The Phahurat and Chinatown districts have interconnected markets selling tonnes of fabric, clothing and home wares, as well as a few places selling gems and jewelery. Famous Sampeng Lane (Soi Wanit 1) runs roughly parallel to Thanon Yaowarat, bisecting the two districts. Fabric shops – many operated by Indian (mostly Sikh) as the western edge of Chinatown approaches the Indian district of Phahurat. In the vicinity of Thanon Chakrawat in this area, Sampeng Lane favours gem and jewelery shops. If you follow Thanon Chakrawat north from Soi Wanit, you can have a look around the Chinese-Thai antique shops of Nakhon Kasem, also known as the Thieves Market (at one time stolen goods were commonly sold here).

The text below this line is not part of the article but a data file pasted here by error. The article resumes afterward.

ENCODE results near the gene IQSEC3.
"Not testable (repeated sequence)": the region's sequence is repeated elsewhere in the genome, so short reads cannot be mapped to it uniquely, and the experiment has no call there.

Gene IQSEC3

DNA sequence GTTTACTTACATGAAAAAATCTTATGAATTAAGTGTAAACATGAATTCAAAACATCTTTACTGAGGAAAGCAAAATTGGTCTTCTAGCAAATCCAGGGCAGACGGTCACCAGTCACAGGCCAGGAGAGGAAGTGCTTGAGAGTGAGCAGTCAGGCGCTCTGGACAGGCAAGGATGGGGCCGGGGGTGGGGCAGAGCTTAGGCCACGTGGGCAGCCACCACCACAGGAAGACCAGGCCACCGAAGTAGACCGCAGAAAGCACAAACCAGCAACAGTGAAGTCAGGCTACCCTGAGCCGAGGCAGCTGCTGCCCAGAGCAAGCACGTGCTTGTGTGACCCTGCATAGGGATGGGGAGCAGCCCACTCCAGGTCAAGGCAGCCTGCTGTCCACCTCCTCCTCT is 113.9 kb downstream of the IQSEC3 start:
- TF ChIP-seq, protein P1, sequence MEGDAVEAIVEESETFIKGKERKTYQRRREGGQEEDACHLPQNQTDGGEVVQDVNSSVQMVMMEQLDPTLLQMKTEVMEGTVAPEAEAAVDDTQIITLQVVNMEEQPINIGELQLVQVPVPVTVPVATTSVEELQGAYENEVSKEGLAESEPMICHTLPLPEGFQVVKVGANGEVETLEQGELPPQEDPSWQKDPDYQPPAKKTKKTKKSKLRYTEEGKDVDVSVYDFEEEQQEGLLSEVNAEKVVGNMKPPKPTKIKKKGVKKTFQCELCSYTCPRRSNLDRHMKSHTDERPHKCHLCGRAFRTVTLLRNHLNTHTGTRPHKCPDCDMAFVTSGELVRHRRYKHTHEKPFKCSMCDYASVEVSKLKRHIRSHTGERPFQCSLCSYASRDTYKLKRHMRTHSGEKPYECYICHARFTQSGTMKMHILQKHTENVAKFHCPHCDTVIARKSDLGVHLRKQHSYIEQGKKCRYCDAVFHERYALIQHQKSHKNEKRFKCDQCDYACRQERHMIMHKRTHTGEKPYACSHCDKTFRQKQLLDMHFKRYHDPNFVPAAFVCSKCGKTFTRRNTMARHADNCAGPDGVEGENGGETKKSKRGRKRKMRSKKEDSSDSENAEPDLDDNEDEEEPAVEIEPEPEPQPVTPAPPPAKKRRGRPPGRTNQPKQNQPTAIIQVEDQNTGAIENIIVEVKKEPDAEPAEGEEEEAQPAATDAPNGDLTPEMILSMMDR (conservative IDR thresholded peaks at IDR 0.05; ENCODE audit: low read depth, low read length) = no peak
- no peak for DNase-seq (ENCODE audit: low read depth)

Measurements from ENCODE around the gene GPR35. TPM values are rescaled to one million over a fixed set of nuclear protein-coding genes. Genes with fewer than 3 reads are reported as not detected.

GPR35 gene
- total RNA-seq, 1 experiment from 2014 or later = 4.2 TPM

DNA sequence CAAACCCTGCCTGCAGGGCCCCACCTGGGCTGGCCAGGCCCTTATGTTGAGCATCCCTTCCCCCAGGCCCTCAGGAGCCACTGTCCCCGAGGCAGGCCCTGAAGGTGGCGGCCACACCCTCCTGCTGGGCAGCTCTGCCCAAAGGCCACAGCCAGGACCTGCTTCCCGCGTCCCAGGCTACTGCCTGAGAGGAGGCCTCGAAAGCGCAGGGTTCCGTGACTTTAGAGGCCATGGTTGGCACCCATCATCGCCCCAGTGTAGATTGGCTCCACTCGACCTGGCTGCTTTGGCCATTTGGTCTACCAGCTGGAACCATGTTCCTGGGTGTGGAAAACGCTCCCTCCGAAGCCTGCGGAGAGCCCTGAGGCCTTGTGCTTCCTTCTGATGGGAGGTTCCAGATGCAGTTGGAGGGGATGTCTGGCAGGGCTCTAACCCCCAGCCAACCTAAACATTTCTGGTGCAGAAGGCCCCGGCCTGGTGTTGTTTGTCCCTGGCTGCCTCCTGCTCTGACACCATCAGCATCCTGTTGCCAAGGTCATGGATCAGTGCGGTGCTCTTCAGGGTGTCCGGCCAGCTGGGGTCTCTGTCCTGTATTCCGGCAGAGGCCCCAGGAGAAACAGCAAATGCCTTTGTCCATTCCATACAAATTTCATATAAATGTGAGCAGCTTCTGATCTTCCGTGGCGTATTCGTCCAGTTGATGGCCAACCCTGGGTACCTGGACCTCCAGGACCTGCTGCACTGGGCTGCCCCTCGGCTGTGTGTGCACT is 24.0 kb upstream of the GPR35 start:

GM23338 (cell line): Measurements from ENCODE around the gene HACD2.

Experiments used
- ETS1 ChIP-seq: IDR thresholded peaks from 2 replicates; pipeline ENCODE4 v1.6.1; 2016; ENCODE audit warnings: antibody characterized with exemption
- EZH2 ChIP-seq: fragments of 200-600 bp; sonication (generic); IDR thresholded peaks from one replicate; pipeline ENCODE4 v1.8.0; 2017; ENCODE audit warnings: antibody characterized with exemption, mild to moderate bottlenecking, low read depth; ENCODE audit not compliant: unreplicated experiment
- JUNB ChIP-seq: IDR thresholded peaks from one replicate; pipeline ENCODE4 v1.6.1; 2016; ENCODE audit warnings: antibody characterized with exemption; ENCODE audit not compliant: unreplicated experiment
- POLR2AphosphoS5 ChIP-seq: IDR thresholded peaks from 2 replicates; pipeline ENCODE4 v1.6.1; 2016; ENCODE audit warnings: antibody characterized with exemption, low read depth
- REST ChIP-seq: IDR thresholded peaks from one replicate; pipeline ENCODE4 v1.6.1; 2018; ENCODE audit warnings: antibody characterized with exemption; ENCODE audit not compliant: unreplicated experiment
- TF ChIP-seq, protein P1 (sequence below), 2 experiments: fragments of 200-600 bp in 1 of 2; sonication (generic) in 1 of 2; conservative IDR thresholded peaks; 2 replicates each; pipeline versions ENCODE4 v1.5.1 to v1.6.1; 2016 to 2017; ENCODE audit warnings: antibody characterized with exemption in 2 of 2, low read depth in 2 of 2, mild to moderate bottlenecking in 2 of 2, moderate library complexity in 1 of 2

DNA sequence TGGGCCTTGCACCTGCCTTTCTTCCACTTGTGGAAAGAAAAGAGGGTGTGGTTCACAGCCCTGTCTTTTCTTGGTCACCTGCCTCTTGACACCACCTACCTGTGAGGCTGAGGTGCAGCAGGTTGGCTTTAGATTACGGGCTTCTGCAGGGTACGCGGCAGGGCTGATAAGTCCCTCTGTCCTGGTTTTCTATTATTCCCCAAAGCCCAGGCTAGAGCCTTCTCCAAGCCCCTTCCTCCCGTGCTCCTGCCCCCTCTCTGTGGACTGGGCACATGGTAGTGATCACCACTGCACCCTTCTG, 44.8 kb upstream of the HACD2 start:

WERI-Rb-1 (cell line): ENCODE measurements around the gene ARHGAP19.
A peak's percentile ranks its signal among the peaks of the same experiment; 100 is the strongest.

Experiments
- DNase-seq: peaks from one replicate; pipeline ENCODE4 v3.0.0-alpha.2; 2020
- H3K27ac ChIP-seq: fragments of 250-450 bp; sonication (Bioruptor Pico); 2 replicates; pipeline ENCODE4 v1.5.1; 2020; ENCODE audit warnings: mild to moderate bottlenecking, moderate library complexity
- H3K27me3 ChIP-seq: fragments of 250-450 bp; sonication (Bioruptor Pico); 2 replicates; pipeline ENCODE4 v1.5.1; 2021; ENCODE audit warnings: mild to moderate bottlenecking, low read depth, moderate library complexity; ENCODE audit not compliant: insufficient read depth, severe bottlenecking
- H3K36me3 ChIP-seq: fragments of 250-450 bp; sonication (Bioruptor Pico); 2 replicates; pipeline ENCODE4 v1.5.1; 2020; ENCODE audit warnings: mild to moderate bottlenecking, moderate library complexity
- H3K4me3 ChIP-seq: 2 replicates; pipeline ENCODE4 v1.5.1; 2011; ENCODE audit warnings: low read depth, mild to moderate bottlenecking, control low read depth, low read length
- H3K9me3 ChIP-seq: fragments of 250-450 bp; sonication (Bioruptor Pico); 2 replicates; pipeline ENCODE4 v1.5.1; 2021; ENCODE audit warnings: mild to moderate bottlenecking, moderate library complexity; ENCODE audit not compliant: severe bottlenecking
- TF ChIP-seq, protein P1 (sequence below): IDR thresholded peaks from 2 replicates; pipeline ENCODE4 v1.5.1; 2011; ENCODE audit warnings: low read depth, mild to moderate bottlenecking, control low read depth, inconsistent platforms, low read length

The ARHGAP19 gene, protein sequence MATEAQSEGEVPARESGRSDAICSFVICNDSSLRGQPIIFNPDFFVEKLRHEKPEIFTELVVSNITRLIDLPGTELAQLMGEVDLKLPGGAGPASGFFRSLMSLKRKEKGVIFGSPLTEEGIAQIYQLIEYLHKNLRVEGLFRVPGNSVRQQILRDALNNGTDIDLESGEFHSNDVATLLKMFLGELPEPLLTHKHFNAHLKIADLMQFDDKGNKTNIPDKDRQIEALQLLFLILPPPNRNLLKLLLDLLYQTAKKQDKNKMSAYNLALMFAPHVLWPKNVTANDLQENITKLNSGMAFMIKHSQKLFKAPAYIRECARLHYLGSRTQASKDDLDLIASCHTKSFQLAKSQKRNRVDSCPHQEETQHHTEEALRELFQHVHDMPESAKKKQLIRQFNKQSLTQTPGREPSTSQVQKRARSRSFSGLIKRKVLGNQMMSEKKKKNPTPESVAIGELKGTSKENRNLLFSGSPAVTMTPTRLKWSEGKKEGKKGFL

The Saphan Han market area, named after a short bridge over khlong Ong Ang, supports a bevy of vendors selling noodles and snacks. Stretching westward from Thanon Chakraphet to Thanon Triphet is the Phahurat Market, devoted almost exclusively to textiles and clothing. Thanon Phahurat itself runs parallel to, and just north of the market. If you're ready to escape the market hustle and bustle, you can catch city buses on Thanon Chakraphet (heading north and then east to the Siam Square and Pratunam areas) or along Thanon Phahurat (heading west and then north along Thanon Tri Thong to the Banglamphu district). Or walk to the river and catch a Chao Phraya River Express boat from Tha Saphan Phut, which is just to the northwest of Phra Phuttha Yot fa (Memorial) Bridge.